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If hilariously uncomfortable was a book. I’m pretty sure it’s not meant to be comedy but it’s almost like it couldn’t be helped. I don’t remember how exactly this book got on my reading list but I’m so grateful for it. If you’d like a light-but-heavy, depressing-but-funny, tragic-but-hopeful look into politics, history, systems and humanity and you don’t mind a continuous metaphor of animals - definitely would recommend this one.

It describes animals in a farm fighting for freedom from humans, and eventually progressing into what only can be described into a dictatorship, group-brainwashing, tragic end that brings them right back to (but much worse off) than where they started. The takeaways below will be completely random.

It’s a well-written, relevant, interesting classic. Go for it. Especially if you’re curious about group-thinking and dictatorships. (That sounded weird, sorry)

🪄 Actionable takeaways:

  1. God gave donkeys a tail to bat flies, but they’d rather have no tail and no flies. It’s funny to consider how much we focus on improving our solutions to problems, when possibly some of those problems we can remove entirely, or we are creating ourselves.

  2. When things are going badly in the world, or our country, or the systems we are involved in, our solution is often to think we must just work harder ourselves. Waking up an hour earlier to work is a poor solution to a systemic issue, yet the good worker puts systemic responsibility consistently on himself. How much do we do this in our own lives?

  3. When you go from one bad situation into a worse one, you are at high risk of remaining in the second (especially abusive situations). Thoughts of ‘at least this is better’, ‘surely this is not as bad as before’ can convince you to stay when really, all one should do is leave and heal.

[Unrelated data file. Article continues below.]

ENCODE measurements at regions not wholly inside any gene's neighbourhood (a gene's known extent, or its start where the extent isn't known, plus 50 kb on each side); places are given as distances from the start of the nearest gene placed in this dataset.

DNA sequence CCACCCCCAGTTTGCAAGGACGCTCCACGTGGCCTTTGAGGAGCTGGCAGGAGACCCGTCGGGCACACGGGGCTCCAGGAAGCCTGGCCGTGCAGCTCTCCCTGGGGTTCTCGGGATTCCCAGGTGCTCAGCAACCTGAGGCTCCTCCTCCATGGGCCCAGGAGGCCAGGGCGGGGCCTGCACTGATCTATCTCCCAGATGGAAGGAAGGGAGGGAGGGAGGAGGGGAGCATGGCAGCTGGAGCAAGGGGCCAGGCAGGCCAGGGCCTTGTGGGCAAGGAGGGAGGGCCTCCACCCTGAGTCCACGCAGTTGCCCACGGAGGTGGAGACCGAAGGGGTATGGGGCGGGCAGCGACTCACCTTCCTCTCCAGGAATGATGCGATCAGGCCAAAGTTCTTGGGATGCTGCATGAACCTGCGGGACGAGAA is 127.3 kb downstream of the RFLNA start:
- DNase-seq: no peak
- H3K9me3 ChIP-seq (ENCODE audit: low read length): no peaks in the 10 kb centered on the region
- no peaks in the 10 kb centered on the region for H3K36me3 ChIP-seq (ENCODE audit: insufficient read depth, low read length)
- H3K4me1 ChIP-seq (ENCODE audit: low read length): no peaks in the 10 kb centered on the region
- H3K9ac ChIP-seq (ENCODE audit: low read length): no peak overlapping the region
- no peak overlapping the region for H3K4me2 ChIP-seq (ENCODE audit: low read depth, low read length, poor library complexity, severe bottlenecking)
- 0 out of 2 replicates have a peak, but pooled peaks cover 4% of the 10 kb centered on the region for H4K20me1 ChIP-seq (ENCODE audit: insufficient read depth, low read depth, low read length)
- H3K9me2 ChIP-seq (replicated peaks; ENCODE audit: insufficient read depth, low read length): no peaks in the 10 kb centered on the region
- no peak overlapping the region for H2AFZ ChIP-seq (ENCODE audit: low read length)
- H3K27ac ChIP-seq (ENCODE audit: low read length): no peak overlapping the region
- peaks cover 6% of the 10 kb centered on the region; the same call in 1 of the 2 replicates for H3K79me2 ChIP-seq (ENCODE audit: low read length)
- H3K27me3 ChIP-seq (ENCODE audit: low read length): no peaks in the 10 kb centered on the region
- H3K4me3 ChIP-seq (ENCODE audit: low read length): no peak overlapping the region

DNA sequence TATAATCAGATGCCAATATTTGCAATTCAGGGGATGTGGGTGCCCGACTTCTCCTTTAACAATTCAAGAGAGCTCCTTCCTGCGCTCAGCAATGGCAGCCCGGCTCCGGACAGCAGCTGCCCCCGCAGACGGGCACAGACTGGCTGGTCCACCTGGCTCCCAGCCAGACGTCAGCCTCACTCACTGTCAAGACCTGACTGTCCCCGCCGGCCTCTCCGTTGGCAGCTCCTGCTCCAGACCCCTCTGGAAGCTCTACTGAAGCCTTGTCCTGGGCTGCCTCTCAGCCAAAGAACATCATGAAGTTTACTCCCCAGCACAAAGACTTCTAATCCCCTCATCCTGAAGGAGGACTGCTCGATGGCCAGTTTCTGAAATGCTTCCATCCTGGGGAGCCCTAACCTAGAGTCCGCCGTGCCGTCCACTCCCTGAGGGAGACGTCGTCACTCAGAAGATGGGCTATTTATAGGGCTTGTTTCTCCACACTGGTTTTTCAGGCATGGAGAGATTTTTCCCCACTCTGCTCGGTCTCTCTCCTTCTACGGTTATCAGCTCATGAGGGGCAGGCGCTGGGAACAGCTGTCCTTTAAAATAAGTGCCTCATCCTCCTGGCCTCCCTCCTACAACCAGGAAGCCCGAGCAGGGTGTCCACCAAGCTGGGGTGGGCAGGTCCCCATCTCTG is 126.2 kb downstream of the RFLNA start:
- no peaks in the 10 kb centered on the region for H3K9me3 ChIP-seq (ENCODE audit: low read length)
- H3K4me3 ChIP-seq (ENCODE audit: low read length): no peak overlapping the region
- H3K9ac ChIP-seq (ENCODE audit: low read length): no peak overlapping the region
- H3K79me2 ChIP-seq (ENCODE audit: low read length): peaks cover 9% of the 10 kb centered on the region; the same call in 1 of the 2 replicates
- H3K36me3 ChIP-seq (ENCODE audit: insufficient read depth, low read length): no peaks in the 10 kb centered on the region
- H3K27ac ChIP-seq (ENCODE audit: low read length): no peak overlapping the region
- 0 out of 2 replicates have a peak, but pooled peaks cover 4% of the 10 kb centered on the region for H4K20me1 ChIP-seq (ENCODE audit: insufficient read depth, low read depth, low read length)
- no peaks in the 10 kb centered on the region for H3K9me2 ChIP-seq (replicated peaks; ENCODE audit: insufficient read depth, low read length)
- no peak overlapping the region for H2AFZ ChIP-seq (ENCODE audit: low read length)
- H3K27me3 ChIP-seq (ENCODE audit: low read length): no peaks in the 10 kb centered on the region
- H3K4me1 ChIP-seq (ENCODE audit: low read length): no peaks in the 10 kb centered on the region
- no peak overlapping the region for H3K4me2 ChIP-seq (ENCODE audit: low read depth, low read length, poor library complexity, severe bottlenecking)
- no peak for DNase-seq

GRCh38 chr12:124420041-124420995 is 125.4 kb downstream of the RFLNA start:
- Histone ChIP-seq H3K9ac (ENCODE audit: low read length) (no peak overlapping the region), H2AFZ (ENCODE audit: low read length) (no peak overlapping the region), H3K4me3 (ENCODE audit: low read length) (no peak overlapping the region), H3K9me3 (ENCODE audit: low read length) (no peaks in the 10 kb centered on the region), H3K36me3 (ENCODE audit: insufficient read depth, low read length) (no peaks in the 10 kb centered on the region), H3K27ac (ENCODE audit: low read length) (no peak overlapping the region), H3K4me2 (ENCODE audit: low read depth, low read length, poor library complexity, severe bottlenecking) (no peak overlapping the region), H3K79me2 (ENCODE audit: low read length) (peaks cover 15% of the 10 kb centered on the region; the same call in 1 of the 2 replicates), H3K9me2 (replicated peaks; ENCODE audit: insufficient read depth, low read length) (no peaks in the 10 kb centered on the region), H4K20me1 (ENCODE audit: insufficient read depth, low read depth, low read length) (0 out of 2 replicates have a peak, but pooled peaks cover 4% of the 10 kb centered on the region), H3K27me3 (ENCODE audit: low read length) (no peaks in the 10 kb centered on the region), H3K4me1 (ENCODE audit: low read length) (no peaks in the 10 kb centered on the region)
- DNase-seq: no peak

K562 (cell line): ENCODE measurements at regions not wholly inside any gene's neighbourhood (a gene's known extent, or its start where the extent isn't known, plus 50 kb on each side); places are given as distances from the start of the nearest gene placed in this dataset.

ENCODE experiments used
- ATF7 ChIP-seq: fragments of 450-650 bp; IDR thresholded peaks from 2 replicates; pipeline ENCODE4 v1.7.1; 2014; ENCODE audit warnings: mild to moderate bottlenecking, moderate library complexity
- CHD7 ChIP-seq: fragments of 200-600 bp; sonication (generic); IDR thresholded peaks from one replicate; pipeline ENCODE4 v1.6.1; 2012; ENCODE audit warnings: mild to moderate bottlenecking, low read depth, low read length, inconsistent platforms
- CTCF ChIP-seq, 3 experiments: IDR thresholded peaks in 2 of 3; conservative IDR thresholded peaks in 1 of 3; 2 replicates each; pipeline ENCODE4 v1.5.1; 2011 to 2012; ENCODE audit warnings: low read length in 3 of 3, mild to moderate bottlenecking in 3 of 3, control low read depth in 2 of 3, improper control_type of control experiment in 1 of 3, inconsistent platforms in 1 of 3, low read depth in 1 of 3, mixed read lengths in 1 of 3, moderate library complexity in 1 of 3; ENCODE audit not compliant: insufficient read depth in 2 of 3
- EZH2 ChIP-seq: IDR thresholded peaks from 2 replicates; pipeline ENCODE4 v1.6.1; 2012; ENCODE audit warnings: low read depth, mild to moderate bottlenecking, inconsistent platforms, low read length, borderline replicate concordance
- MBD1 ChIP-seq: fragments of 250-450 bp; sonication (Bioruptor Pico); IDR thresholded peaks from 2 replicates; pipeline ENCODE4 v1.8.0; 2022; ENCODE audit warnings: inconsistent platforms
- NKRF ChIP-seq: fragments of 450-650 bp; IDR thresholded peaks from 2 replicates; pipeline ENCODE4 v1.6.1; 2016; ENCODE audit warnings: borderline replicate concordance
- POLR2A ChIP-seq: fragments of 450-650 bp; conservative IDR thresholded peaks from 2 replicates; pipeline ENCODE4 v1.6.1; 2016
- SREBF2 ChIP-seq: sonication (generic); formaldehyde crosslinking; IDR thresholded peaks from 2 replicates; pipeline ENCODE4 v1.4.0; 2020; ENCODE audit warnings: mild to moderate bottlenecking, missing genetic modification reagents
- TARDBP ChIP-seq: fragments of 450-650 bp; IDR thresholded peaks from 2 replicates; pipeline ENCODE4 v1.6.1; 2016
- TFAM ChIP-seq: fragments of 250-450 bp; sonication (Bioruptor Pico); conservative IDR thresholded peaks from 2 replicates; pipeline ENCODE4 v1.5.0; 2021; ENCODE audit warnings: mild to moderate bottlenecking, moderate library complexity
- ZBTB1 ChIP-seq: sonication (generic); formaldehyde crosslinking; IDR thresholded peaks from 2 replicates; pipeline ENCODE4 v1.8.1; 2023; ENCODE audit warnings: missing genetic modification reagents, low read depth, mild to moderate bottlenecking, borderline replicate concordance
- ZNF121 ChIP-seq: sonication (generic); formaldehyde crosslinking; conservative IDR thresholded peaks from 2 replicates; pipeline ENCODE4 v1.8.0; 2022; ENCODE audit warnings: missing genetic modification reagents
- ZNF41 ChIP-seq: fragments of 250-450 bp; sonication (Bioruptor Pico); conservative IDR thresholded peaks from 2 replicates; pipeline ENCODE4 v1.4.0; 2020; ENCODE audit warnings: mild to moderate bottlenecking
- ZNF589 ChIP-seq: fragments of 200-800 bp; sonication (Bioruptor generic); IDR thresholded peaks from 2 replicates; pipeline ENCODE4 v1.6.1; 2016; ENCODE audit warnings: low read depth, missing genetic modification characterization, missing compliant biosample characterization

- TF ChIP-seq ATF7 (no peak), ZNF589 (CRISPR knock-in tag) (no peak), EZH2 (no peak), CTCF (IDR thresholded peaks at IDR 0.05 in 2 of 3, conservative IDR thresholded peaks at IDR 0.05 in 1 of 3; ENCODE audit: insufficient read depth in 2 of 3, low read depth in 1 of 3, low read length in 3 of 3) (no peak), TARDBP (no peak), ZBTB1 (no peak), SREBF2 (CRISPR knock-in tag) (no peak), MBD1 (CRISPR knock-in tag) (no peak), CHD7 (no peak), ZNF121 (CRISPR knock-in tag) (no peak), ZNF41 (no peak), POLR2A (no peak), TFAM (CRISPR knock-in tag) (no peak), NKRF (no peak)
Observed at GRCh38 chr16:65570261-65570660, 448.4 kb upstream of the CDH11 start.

4. There are days when we’d rather have less figures and more food: companies or people we work for can show their numerical (or personal financial) gain as our own, but sometimes we’re rewarded with nothing tangible or deserved.

  5. When you cannot make up your mind, it’s easy to just agree with whomever is talking at the moment. Maybe it’s better to just not agree when you’re in this position.

  6. When something is described vividly, it’s easy for us to assume it is true, or to remember it happening when it never did. Using emotive language to convince us of something is a powerful way to do so.

  7. We can lack the words to express our thoughts. When trying to decipher the feelings an animal must have, it’s easy to see that they wouldn’t be able to verbalise it. That often is us too. We don’t have a writer narrating what must be going on, but we can assume that it is also complex and beyond our words a lot of the time.

🧝‍♀️ Fave Quotes:

"Will there still be sugar after the rebellion?"
"I’ll wake up an hour earlier."
There were days when they’d rather have less figures and more food.
Such were her thoughts, although she lacked the words to express them.
God had given him a tail to bat flies, but he’d sooner have no tail and no flies.

PS. If you'd like to see me talk through my (very unfiltered and rambly) thoughts, lessons and summaries of books, I host a raw-book-club video series on Nebula. The cheapest deal to get it is through Curiosity Stream, and you can get yearly access to both for under $15 a year with this link:



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